Life’s A Cabaret For Boston’s Wilbur

The Wilbur Theater, Broadway tryout house that has been most times dark in recent seasons, may be fated for conversion to a cabaret or even dinner theater as a new owner’s plans to link it with its Tremont Street neighbor, the Wang Center for the Performing Arts, have been nipped in the bud.

Louis A. Delpidio, president of Tremont Entertainment Enterprises and the Wilbur’s new owner, never even got to the discussion stage with Wang president Josiah A. Spaulding Jr.

Instead, Delpidio’s proposal for a long-term Wang lease of the Wilbur was found financially unacceptable by the Wang’s legal counsel.

“Negotiations with the Wang never started,” Delpidio says. “We now plan to make the Wilbur a multi-use facility that may do cabaret, dinner theater or even weddings,” among other uses. Asked if he might submit a revised proposal to the Wang, Delpidio uttered a short, unembroidered “Nope.”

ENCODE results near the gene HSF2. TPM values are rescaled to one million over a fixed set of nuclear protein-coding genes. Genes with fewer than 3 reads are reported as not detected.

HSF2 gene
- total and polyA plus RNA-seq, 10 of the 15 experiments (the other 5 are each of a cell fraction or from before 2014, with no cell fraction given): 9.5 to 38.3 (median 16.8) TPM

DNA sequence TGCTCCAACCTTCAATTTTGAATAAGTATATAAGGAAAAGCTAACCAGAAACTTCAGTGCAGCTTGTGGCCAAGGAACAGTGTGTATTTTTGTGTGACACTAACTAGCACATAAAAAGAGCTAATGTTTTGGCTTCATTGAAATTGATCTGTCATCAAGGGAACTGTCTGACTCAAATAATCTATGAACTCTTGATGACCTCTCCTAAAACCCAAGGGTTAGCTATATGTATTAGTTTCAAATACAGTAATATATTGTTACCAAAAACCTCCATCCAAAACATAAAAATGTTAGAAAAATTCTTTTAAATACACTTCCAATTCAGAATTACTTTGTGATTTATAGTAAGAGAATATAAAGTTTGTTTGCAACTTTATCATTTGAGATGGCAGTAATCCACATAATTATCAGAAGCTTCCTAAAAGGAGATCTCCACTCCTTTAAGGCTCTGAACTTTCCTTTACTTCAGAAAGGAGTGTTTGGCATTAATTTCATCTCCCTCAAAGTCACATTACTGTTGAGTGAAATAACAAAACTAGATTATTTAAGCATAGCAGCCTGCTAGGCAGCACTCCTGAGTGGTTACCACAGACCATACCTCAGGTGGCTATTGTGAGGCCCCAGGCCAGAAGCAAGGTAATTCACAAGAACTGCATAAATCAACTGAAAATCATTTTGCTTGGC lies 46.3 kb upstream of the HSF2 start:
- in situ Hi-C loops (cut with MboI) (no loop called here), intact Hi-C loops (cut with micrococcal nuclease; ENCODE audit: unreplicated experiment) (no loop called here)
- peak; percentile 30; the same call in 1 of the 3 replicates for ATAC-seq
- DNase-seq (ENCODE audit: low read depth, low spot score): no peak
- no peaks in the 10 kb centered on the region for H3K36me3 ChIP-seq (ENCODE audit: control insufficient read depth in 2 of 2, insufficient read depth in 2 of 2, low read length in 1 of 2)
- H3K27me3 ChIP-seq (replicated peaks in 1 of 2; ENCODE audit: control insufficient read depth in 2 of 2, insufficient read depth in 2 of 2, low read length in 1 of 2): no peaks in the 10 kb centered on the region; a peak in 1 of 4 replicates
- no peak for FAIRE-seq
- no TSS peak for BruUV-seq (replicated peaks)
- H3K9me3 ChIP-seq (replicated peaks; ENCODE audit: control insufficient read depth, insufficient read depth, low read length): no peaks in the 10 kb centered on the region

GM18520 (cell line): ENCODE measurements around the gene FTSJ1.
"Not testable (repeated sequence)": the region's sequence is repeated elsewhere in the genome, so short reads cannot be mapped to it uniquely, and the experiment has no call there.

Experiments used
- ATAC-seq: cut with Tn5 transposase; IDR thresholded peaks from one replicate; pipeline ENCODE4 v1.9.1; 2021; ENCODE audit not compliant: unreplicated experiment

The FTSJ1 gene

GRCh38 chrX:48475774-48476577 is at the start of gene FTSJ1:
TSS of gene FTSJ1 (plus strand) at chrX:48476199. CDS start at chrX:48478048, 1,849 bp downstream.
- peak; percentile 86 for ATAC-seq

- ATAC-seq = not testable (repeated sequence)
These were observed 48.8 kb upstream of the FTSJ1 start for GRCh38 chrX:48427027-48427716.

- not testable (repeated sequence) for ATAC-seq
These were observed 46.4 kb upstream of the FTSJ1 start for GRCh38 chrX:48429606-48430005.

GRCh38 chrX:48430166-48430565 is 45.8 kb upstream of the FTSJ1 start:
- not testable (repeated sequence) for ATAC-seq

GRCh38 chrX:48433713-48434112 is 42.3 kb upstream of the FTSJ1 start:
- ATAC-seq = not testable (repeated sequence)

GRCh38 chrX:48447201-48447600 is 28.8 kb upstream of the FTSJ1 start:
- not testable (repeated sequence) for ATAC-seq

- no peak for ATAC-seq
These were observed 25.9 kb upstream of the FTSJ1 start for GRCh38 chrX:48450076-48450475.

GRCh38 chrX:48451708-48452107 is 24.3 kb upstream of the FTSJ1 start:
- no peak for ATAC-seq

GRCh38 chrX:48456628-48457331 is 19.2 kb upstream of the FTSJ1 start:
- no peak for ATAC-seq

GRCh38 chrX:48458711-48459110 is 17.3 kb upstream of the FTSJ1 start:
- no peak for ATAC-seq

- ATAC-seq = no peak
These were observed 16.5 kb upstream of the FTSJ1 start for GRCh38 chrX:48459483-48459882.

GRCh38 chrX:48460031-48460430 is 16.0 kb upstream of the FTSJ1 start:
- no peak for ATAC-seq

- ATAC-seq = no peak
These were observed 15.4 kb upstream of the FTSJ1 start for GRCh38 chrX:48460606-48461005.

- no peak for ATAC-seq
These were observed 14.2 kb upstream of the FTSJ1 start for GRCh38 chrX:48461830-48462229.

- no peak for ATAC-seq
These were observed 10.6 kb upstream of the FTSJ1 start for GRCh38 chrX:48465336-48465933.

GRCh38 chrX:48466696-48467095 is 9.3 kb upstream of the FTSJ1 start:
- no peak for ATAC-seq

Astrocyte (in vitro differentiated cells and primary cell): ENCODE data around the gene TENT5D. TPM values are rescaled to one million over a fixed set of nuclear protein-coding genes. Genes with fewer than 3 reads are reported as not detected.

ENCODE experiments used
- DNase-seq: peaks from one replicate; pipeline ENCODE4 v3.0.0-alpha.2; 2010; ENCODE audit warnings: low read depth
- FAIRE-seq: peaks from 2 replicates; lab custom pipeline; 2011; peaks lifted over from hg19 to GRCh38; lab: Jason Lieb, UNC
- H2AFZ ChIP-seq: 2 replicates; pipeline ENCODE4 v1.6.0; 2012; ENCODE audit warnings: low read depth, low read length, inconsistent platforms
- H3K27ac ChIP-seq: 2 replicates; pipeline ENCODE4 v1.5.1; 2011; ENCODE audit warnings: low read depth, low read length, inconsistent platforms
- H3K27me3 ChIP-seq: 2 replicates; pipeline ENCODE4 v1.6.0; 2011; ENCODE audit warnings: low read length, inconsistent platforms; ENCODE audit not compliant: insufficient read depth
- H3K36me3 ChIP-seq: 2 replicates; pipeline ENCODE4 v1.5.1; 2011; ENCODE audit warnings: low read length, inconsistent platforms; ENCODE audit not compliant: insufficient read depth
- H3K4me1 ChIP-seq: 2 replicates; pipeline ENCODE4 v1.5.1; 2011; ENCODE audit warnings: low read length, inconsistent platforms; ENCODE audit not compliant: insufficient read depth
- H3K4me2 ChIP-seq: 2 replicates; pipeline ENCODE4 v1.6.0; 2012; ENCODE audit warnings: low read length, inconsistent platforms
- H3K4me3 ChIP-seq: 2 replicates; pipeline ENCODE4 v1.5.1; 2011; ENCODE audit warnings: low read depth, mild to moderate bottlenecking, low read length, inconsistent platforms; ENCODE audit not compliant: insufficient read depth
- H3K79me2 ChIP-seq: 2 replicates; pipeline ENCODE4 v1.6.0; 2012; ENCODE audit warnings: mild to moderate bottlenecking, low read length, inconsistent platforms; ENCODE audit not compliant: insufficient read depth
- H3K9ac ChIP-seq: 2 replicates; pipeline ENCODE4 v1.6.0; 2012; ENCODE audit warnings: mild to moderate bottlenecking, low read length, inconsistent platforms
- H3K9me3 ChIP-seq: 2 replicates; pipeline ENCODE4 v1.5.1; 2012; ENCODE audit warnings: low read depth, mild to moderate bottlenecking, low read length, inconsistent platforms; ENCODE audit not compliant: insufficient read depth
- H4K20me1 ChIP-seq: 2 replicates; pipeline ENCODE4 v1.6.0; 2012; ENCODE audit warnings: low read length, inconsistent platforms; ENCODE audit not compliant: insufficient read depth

Representatives for the non-profit Wang have previously expressed interest in leasing the 1,200-seat Wilbur for presentations too small for the 3,600-seat Wang, a scenario that might have gotten the Wilbur finally relit.

Neither Spaulding nor the Wang’s lawyers would make any further public statements on the subject.

Prior to becoming the owner of the Wilbur several weeks ago, Delpidio was the lessee of the Club Rex in the theater’s basement. Its current attraction is a production of “Joey & Maria’s Comedy Wedding.”

In 1988, when the Wilbur was owned by Charles Parker and the late Richard Bader, experiments were made with tables-and-chairs cabaret seating in the theater itself, but they were unsuccessful and the original theater seating was reinstated.

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